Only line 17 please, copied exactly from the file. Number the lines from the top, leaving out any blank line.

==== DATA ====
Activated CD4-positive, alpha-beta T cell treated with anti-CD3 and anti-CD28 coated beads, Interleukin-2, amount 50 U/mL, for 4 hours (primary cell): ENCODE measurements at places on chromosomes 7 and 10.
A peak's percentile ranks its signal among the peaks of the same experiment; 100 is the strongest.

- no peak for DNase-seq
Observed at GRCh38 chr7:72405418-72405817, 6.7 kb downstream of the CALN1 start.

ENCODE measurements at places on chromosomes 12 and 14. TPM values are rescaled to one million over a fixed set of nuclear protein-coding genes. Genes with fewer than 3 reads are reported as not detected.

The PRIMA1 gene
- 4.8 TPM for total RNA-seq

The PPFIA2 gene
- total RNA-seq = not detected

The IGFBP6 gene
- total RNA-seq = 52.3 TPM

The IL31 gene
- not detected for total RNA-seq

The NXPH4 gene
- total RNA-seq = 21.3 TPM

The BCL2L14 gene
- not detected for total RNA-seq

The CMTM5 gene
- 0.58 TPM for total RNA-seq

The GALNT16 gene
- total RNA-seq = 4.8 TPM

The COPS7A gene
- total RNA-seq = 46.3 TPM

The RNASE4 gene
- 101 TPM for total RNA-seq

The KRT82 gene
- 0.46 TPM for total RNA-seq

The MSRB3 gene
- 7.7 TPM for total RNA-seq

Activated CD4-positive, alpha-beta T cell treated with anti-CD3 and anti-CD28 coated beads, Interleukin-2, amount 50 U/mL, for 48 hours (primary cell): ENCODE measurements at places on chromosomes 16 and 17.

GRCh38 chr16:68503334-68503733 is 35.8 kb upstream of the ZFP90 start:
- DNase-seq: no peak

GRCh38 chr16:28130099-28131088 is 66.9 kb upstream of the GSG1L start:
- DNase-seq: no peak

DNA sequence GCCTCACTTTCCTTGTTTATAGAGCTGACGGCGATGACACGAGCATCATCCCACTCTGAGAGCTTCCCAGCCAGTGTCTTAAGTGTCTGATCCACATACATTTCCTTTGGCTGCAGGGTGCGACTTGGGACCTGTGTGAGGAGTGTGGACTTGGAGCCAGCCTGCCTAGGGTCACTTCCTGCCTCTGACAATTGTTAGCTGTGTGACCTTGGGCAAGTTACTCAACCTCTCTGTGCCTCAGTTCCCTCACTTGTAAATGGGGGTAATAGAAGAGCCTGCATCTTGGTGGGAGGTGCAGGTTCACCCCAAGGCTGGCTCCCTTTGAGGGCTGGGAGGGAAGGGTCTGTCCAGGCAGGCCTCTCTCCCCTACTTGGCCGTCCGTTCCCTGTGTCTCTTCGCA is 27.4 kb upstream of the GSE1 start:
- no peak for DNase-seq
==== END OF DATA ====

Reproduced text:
- not detected for total RNA-seq